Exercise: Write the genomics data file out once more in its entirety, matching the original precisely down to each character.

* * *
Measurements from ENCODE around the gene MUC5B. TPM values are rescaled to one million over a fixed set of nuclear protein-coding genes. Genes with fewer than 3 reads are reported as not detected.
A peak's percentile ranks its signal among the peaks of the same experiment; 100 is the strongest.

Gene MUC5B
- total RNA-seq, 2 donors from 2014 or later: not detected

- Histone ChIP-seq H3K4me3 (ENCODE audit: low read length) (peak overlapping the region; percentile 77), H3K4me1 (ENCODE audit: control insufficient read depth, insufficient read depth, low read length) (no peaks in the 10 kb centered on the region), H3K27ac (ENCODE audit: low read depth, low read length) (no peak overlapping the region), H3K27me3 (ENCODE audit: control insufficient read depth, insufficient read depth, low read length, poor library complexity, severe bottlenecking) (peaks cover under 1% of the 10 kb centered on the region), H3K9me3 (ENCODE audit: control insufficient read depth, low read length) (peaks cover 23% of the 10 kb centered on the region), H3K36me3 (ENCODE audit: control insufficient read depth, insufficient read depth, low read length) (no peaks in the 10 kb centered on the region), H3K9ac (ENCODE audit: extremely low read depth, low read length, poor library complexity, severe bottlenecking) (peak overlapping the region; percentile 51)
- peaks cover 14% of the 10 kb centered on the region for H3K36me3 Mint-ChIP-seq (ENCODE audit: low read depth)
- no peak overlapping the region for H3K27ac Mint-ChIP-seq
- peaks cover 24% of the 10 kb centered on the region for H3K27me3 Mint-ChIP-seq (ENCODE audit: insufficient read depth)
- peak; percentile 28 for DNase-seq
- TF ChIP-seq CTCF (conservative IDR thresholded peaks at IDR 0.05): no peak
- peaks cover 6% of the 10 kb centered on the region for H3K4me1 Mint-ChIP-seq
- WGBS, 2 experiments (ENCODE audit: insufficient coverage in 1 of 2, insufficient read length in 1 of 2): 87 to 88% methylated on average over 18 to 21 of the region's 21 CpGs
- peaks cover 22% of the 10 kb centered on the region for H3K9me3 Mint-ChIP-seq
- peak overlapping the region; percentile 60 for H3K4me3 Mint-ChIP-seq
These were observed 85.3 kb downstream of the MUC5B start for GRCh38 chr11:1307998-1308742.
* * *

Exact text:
Measurements from ENCODE around the gene MUC5B. TPM values are rescaled to one million over a fixed set of nuclear protein-coding genes. Genes with fewer than 3 reads are reported as not detected.
A peak's percentile ranks its signal among the peaks of the same experiment; 100 is the strongest.

Gene MUC5B
- total RNA-seq, 2 donors from 2014 or later: not detected

- Histone ChIP-seq H3K4me3 (ENCODE audit: low read length) (peak overlapping the region; percentile 77), H3K4me1 (ENCODE audit: control insufficient read depth, insufficient read depth, low read length) (no peaks in the 10 kb centered on the region), H3K27ac (ENCODE audit: low read depth, low read length) (no peak overlapping the region), H3K27me3 (ENCODE audit: control insufficient read depth, insufficient read depth, low read length, poor library complexity, severe bottlenecking) (peaks cover under 1% of the 10 kb centered on the region), H3K9me3 (ENCODE audit: control insufficient read depth, low read length) (peaks cover 23% of the 10 kb centered on the region), H3K36me3 (ENCODE audit: control insufficient read depth, insufficient read depth, low read length) (no peaks in the 10 kb centered on the region), H3K9ac (ENCODE audit: extremely low read depth, low read length, poor library complexity, severe bottlenecking) (peak overlapping the region; percentile 51)
- peaks cover 14% of the 10 kb centered on the region for H3K36me3 Mint-ChIP-seq (ENCODE audit: low read depth)
- no peak overlapping the region for H3K27ac Mint-ChIP-seq
- peaks cover 24% of the 10 kb centered on the region for H3K27me3 Mint-ChIP-seq (ENCODE audit: insufficient read depth)
- peak; percentile 28 for DNase-seq
- TF ChIP-seq CTCF (conservative IDR thresholded peaks at IDR 0.05): no peak
- peaks cover 6% of the 10 kb centered on the region for H3K4me1 Mint-ChIP-seq
- WGBS, 2 experiments (ENCODE audit: insufficient coverage in 1 of 2, insufficient read length in 1 of 2): 87 to 88% methylated on average over 18 to 21 of the region's 21 CpGs
- peaks cover 22% of the 10 kb centered on the region for H3K9me3 Mint-ChIP-seq
- peak overlapping the region; percentile 60 for H3K4me3 Mint-ChIP-seq
These were observed 85.3 kb downstream of the MUC5B start for GRCh38 chr11:1307998-1308742.